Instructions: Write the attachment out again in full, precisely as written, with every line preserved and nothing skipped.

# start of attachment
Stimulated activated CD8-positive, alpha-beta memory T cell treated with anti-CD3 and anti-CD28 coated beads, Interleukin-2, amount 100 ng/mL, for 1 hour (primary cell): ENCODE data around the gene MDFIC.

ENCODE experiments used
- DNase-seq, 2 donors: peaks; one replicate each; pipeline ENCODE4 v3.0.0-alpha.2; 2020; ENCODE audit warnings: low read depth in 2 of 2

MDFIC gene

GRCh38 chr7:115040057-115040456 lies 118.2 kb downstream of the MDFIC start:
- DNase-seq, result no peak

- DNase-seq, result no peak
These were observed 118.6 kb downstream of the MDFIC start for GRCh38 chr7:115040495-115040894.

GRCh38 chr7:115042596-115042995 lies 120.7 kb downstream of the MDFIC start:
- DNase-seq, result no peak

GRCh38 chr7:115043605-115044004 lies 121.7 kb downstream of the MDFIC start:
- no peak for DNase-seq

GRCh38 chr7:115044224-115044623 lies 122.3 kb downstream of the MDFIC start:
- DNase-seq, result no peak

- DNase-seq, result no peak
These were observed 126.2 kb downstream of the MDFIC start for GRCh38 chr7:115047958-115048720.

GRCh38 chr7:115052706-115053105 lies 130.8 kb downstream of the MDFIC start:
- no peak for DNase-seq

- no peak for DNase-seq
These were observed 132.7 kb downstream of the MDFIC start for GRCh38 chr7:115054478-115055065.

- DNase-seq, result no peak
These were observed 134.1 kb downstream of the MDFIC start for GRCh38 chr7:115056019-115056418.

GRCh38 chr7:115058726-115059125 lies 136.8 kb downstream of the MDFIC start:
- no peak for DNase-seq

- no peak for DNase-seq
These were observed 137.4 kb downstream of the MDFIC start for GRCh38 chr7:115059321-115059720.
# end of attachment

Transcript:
Stimulated activated CD8-positive, alpha-beta memory T cell treated with anti-CD3 and anti-CD28 coated beads, Interleukin-2, amount 100 ng/mL, for 1 hour (primary cell): ENCODE data around the gene MDFIC.

ENCODE experiments used
- DNase-seq, 2 donors: peaks; one replicate each; pipeline ENCODE4 v3.0.0-alpha.2; 2020; ENCODE audit warnings: low read depth in 2 of 2

MDFIC gene

GRCh38 chr7:115040057-115040456 lies 118.2 kb downstream of the MDFIC start:
- DNase-seq, result no peak

- DNase-seq, result no peak
These were observed 118.6 kb downstream of the MDFIC start for GRCh38 chr7:115040495-115040894.

GRCh38 chr7:115042596-115042995 lies 120.7 kb downstream of the MDFIC start:
- DNase-seq, result no peak

GRCh38 chr7:115043605-115044004 lies 121.7 kb downstream of the MDFIC start:
- no peak for DNase-seq

GRCh38 chr7:115044224-115044623 lies 122.3 kb downstream of the MDFIC start:
- DNase-seq, result no peak

- DNase-seq, result no peak
These were observed 126.2 kb downstream of the MDFIC start for GRCh38 chr7:115047958-115048720.

GRCh38 chr7:115052706-115053105 lies 130.8 kb downstream of the MDFIC start:
- no peak for DNase-seq

- no peak for DNase-seq
These were observed 132.7 kb downstream of the MDFIC start for GRCh38 chr7:115054478-115055065.

- DNase-seq, result no peak
These were observed 134.1 kb downstream of the MDFIC start for GRCh38 chr7:115056019-115056418.

GRCh38 chr7:115058726-115059125 lies 136.8 kb downstream of the MDFIC start:
- no peak for DNase-seq

- no peak for DNase-seq
These were observed 137.4 kb downstream of the MDFIC start for GRCh38 chr7:115059321-115059720.